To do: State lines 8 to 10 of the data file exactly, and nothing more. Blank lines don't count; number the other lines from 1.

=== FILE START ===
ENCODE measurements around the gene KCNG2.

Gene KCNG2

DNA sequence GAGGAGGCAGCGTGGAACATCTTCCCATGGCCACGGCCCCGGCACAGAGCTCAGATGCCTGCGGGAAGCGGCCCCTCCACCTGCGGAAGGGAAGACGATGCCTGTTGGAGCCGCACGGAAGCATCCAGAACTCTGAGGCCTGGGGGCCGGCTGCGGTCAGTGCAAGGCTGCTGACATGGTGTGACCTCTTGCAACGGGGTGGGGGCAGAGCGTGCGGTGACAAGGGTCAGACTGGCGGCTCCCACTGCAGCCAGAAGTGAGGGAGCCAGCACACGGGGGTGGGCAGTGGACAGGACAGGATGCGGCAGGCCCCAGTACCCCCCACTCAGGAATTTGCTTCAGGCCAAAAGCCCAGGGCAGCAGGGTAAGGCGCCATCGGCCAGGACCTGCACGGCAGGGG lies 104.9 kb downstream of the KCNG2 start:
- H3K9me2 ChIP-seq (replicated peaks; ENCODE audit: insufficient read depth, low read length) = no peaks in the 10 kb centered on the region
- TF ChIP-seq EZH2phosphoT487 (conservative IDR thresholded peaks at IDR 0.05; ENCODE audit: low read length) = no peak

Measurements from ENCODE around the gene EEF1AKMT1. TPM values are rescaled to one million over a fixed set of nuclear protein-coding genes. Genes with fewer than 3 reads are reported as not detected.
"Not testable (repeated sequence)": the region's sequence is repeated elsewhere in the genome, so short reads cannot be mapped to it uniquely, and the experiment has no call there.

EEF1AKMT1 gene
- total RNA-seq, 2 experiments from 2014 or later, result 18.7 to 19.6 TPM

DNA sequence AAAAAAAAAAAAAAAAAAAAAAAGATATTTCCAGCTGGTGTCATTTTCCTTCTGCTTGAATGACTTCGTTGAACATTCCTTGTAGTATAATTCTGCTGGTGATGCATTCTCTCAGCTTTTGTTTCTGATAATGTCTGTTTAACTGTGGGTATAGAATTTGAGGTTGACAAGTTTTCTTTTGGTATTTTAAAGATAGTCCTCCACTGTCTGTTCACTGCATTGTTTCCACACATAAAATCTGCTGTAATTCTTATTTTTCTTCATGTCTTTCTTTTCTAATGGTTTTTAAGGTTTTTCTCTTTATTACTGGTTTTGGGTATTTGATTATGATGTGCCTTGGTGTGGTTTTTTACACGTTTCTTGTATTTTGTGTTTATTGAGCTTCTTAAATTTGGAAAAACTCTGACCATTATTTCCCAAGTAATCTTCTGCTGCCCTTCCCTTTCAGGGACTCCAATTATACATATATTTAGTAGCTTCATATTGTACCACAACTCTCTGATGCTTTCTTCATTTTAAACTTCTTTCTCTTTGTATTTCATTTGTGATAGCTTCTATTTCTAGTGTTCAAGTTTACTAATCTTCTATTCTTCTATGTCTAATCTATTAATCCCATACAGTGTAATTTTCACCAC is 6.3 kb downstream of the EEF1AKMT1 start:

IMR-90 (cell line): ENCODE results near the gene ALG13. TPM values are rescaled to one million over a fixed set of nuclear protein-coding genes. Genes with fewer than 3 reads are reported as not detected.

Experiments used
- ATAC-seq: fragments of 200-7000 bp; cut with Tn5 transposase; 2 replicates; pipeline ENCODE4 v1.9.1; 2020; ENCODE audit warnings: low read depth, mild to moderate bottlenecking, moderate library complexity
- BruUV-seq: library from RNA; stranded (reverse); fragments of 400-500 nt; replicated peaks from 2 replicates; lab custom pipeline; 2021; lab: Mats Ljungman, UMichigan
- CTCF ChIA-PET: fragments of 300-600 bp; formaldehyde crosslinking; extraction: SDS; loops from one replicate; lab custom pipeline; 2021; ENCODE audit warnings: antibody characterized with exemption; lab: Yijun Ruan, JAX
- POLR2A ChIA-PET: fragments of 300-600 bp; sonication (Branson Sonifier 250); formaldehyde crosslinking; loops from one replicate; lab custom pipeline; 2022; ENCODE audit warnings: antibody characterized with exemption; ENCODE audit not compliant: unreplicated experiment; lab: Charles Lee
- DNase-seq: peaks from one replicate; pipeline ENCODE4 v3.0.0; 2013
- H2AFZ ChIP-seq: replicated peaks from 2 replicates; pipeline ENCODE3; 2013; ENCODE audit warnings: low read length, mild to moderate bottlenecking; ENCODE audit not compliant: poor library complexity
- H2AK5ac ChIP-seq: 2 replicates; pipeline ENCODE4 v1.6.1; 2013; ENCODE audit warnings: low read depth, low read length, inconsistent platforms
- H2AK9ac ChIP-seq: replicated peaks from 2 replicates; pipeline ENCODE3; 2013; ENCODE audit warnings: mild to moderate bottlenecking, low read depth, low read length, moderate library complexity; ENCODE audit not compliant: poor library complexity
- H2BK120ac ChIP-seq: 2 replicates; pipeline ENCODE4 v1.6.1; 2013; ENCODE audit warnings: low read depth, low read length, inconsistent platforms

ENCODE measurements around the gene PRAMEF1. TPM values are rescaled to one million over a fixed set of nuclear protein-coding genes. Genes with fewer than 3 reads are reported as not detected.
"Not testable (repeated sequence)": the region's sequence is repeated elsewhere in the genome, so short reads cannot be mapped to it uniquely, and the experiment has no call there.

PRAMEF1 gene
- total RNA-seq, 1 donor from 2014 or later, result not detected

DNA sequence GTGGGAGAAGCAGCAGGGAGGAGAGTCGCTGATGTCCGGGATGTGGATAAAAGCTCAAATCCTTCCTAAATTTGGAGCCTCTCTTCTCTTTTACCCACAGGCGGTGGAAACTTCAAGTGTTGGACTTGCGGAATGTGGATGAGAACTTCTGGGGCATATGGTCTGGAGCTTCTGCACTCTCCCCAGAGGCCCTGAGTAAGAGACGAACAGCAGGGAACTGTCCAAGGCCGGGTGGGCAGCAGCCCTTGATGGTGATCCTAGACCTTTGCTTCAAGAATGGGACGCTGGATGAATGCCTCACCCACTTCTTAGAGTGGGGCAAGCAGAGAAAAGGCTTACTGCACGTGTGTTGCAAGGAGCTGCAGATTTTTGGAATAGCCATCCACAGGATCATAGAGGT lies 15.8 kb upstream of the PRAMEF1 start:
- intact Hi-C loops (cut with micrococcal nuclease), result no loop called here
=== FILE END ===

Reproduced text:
EEF1AKMT1 gene
- total RNA-seq, 2 experiments from 2014 or later, result 18.7 to 19.6 TPM

DNA sequence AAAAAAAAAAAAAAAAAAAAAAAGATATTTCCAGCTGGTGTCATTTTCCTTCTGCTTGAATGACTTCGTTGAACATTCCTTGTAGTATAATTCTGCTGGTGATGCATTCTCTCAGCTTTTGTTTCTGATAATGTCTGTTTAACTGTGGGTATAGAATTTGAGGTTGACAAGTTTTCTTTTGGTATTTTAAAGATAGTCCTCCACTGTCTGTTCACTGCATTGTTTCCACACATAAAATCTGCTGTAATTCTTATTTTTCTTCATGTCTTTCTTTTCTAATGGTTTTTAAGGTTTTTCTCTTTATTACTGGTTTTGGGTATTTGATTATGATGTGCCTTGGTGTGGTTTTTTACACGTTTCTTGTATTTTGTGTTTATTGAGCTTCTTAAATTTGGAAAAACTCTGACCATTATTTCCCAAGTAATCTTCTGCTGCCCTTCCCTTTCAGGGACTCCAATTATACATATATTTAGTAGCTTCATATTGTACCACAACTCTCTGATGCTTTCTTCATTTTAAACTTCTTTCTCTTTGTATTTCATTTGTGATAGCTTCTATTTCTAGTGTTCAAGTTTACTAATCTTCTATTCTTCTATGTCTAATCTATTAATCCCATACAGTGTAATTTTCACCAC is 6.3 kb downstream of the EEF1AKMT1 start: